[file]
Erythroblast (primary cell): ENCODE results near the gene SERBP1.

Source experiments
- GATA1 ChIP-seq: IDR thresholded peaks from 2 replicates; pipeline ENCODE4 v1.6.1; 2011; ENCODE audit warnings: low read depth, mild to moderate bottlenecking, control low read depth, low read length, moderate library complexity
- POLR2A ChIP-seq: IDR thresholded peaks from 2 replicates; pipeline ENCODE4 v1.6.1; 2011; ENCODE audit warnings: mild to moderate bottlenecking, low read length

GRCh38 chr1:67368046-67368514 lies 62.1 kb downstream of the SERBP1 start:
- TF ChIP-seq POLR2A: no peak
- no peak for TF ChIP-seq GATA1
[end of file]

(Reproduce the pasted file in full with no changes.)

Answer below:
Erythroblast (primary cell): ENCODE results near the gene SERBP1.

Source experiments
- GATA1 ChIP-seq: IDR thresholded peaks from 2 replicates; pipeline ENCODE4 v1.6.1; 2011; ENCODE audit warnings: low read depth, mild to moderate bottlenecking, control low read depth, low read length, moderate library complexity
- POLR2A ChIP-seq: IDR thresholded peaks from 2 replicates; pipeline ENCODE4 v1.6.1; 2011; ENCODE audit warnings: mild to moderate bottlenecking, low read length

GRCh38 chr1:67368046-67368514 lies 62.1 kb downstream of the SERBP1 start:
- TF ChIP-seq POLR2A: no peak
- no peak for TF ChIP-seq GATA1